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Learning Expands the Brain’s Capacity to Store Information

Learning Expands the Brain’s Capacity to Store Information
Kristen Harris and her team used an electron microscope to make 3D images of brain structures like this one to understand how learning alters the structures. They discovered that learning causes some synapses (red) to grow and others to shrink, leading to an increase in their capacity to store information. In this image, axons (green) carrying signals from multiple brain cells connect via synapses to the shaft-like input of a single brain cell, called a dendrite (yellow). Credit: Univ. of Texas at Austin.

The act of learning causes connections between brain cells, called synapses, to expand their capacity to store information, according to a new discovery from neuroscientists at The University of Texas at Austin, the Salk Institute for Biological Sciences and The University of Otago in New Zealand.

When you use a flash drive to store digital files, you can add or remove bits of information, but the total capacity of the drive is fixed at the factory. The brain appears to be much more flexible, adding new room for information as it's needed.

The researchers were surprised by the way in which the storage capacity of synapses changed. In a region of the brain necessary for long-term memory, called the hippocampal dentate gyrus, they discovered that learning causes some synapses to grow and others to shrink, creating a wider range of synapse sizes. The size of a synapse correlates with the strength of signals it can transmit between brain cells and the amount of information it can store.

"We expected all the synapses to get bigger," said Kristen Harris, professor of neuroscience at UT Austin and senior author of a new study appearing this week in the Proceedings of the National Academy of Sciences. "Instead, there remains a balance. Some synapses had to shrink in order for others to grow, all within the same region that 'learned.'"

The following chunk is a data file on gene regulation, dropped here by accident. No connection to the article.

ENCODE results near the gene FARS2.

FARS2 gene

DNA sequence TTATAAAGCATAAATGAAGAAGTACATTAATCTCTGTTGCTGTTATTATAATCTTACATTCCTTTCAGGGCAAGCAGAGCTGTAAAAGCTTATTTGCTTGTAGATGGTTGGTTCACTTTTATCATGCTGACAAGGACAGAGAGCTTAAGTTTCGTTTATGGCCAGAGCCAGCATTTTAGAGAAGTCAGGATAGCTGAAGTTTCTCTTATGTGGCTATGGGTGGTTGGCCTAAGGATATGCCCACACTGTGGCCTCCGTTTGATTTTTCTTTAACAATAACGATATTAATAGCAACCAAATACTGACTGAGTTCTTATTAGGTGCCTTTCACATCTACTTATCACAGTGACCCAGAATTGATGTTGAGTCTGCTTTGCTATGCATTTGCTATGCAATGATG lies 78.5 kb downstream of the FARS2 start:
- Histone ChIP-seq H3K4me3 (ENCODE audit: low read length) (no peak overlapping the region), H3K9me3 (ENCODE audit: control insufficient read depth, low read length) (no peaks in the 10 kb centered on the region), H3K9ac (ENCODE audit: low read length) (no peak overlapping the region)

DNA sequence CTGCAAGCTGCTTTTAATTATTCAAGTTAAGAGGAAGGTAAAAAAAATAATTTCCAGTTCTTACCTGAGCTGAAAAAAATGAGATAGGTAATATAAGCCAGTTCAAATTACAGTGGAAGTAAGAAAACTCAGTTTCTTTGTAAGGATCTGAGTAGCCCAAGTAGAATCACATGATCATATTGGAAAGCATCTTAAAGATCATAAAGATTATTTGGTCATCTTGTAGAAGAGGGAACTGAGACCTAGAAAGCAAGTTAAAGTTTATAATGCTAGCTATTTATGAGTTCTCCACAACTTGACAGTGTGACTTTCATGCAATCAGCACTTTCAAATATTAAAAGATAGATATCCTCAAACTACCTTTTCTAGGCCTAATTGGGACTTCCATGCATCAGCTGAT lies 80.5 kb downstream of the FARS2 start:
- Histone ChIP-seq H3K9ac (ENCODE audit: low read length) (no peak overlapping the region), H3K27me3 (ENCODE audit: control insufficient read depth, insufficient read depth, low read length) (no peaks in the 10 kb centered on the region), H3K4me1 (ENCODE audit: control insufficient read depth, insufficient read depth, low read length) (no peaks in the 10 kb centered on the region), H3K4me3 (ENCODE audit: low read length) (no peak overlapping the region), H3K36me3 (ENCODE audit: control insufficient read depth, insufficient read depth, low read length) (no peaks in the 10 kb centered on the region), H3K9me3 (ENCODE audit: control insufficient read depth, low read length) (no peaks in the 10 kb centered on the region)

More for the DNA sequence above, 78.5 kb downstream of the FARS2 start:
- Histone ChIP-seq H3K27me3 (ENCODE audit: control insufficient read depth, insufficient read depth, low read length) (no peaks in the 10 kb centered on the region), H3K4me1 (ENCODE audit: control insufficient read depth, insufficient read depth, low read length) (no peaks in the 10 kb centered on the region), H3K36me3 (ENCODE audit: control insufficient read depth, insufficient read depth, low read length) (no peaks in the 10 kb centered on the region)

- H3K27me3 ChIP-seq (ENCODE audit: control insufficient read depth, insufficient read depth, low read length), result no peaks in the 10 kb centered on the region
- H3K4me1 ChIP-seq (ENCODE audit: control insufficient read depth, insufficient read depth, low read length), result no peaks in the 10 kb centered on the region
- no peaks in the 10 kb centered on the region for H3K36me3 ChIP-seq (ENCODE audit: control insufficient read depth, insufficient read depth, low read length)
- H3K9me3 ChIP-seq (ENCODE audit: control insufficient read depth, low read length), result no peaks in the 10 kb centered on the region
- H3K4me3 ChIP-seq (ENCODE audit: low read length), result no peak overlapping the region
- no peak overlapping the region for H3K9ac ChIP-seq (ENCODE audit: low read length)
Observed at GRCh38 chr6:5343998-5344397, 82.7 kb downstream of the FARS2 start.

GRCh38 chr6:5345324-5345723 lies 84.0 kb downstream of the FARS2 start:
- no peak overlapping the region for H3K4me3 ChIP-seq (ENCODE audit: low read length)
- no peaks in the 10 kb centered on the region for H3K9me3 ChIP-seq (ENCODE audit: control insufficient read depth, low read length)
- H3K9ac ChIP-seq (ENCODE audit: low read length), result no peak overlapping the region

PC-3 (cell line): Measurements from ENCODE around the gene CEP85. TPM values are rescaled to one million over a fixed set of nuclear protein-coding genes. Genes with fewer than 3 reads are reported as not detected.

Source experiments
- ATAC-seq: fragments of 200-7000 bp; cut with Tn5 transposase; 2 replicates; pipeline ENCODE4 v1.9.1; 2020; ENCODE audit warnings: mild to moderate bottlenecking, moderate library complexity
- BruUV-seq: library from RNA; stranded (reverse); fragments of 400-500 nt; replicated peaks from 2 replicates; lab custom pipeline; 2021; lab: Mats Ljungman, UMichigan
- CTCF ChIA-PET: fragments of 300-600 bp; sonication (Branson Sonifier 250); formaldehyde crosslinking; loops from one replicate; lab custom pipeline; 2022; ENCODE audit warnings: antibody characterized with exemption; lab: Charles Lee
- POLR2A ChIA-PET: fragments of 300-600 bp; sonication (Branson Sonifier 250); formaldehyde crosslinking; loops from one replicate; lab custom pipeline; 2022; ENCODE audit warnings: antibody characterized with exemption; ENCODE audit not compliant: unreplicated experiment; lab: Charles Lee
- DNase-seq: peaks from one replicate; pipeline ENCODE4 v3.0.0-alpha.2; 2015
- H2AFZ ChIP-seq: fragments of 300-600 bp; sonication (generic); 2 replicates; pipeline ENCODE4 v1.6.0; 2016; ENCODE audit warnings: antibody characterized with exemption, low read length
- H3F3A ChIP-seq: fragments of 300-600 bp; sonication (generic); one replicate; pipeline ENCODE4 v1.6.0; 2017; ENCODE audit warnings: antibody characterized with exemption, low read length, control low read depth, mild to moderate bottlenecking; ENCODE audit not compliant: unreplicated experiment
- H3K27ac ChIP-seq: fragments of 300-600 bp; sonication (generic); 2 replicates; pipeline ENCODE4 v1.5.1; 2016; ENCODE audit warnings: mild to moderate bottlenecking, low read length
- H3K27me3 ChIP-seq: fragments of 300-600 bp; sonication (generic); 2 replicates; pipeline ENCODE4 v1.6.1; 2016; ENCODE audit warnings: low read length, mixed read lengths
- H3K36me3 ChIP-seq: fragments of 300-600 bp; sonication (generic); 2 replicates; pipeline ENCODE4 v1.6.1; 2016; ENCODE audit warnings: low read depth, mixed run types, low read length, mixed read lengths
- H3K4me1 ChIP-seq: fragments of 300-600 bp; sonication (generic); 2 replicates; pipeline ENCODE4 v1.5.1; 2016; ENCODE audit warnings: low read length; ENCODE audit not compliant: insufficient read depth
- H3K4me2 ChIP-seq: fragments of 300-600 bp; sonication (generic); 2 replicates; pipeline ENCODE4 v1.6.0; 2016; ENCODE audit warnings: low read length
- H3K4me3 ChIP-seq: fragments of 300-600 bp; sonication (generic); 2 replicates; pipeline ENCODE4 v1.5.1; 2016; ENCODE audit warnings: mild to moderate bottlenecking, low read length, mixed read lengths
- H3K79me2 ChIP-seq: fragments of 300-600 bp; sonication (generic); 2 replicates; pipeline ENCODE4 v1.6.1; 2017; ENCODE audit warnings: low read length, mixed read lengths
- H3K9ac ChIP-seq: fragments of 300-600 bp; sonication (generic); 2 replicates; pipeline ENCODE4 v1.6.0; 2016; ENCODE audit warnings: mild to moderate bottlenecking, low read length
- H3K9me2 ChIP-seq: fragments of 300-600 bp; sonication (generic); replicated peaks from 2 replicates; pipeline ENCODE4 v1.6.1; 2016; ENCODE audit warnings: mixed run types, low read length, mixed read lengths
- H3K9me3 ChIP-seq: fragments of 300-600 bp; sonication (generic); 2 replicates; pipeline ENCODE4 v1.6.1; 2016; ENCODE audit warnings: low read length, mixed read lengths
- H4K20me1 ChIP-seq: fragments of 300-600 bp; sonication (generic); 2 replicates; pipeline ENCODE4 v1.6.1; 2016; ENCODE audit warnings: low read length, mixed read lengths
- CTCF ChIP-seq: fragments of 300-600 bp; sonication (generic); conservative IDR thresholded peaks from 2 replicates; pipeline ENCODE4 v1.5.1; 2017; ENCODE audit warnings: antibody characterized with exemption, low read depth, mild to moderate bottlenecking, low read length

Harris said that keeping the overall signal strength the same during learning, but spread over a wider range of synapse sizes, might help explain never-before-answered questions about how connections in the brain work together to support memory.

"This paper provides new insights into how new experiences can be stored in the brain while maintaining overall stability," Harris said.

Knowing the storage capacity in different brain regions and how it responds to learning and memory might help in understanding what goes wrong when memories fail to form, as can occur in many diseases, such as Alzheimer's.

The researchers implanted electrodes in the brains of living rats and stimulated them with painless electrical pulses designed to mimic the effects of learning. Learning reshapes structures in the brain through a process called long-term potentiation, or LTP. Sections of the brains were later imaged using electron microscopy and analyzed with 3D reconstruction tools developed in Harris' lab. To estimate the information storage capacity of various brain structures, the researchers analyzed the data using Information Theory—the same powerful tool that underlies digital technologies, including the Internet and cell phones, and is used to study everything from black holes to human language.

Using these same tools for a 2015 study, Harris and her colleagues estimated that the human brain has a much higher capacity for storing information than previously thought.

Comparing results of the two studies, the team discovered that two different parts of the hippocampus—the dentate gyrus and an area called CA1—have different capacities for storing information. Harris said this makes sense given that the two regions play different roles in learning and memory.

Last year, the National Science Foundation awarded a $9 million grant to Harris, Terrence Sejnowski at the Salk Institute and James Carson at UT Austin's Texas Advanced Computing Center to explore the brain in microscopic detail and understand the cell biology of the nervous system. Over the course of the next five years, they will improve technologies for synapse reconstruction to investigate information storage capacity in other brain regions in both rodent and human brains.

"We hope to explore many additional questions such as whether the increase in information storage is accompanied by a compensatory decrease in information storage capacity in adjoining layers, and how long the temporary increase in storage capacity at particular synapses lasts," said Cailey Bromer, postdoctoral fellow at the Salk Institute and first author of the study published this week.

The study's other co-authors at UT Austin are Jared Bowden, Dusten Hubbard, Dakota Hanka, Paola Gonzalez, Masaaki Kuwajima, John Mendenhall and Patrick Parker. Other co-authors at the Salk Institute are Thomas Bartol and Terrence Sejnowski. The paper's author at The University of Otago is Wickliffe Abraham.

The work was supported by the National Institutes of Health, the National Science Foundation, the Howard Hughes Medical Institute and the Texas Emerging Technologies Fund.

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Saturday, 26 May 2018

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